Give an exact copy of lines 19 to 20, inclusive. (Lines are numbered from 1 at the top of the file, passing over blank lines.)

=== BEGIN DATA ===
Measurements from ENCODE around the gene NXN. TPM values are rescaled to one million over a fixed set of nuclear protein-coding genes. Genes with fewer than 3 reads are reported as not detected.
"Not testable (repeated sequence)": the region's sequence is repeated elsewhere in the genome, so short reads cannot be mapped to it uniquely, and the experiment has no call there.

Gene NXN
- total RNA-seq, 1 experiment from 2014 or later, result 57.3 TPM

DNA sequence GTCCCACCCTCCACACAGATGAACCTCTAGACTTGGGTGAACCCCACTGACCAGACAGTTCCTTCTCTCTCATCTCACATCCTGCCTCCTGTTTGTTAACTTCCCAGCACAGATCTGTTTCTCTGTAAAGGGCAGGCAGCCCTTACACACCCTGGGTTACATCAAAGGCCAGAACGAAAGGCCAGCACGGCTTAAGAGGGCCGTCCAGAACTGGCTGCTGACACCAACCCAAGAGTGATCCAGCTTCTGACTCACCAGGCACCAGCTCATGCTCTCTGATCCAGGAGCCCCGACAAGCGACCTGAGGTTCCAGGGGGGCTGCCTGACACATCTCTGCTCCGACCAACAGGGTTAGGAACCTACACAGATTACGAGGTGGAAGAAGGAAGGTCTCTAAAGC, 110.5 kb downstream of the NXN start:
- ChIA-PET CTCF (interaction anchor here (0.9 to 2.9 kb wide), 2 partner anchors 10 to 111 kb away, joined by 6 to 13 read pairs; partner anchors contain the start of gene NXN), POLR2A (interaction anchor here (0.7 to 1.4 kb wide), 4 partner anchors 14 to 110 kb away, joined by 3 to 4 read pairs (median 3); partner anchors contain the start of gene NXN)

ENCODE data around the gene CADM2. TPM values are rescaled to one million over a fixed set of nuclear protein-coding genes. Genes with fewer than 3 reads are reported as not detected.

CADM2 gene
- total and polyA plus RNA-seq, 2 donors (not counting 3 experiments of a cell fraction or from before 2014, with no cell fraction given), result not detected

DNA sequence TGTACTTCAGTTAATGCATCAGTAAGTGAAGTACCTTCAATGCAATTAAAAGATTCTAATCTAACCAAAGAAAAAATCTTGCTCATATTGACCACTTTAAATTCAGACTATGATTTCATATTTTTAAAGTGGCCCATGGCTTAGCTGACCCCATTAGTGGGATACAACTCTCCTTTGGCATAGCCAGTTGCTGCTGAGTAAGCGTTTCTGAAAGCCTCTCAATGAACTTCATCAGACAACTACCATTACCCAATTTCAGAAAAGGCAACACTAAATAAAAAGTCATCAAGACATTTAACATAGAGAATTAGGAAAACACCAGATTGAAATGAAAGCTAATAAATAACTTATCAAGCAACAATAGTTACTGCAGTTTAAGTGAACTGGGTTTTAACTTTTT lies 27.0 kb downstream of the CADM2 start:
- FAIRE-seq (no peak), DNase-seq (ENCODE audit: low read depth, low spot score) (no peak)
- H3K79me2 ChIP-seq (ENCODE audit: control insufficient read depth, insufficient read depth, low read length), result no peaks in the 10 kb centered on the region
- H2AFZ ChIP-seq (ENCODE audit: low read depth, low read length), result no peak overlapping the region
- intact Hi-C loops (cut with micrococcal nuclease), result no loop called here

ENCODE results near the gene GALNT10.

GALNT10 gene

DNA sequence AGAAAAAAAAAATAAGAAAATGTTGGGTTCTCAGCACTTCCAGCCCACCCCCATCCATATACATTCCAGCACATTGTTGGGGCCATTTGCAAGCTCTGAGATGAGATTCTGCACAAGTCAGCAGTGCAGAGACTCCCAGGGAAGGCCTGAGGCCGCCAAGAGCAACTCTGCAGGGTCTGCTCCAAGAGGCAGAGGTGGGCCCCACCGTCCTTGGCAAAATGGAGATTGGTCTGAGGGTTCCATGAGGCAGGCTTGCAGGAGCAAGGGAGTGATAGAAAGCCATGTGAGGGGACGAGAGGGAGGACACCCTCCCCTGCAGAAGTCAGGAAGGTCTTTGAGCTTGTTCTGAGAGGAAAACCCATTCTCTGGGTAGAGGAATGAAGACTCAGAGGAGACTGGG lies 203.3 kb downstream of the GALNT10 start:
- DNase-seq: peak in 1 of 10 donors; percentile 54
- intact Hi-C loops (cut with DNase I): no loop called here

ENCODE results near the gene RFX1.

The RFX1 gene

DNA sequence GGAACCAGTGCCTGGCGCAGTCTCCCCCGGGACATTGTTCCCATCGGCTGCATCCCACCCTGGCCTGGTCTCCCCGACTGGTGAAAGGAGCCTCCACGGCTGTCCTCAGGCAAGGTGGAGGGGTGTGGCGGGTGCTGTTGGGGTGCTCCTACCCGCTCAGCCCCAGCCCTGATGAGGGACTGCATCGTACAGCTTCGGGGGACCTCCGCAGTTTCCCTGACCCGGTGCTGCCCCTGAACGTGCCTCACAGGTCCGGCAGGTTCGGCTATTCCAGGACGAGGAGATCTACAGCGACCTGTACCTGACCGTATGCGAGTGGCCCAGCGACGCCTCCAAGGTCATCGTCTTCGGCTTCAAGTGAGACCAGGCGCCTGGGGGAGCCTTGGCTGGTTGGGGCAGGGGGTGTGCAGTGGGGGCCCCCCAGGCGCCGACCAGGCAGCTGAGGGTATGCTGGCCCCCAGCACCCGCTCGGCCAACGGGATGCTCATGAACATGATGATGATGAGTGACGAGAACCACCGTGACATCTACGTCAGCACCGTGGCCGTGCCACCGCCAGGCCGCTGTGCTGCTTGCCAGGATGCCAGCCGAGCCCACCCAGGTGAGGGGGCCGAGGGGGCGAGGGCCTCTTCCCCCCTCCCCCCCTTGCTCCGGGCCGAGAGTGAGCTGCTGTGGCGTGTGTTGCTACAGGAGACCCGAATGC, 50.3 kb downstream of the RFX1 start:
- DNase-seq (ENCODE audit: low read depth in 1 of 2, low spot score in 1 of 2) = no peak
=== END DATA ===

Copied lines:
- intact Hi-C loops (cut with DNase I): no loop called here

ENCODE results near the gene RFX1.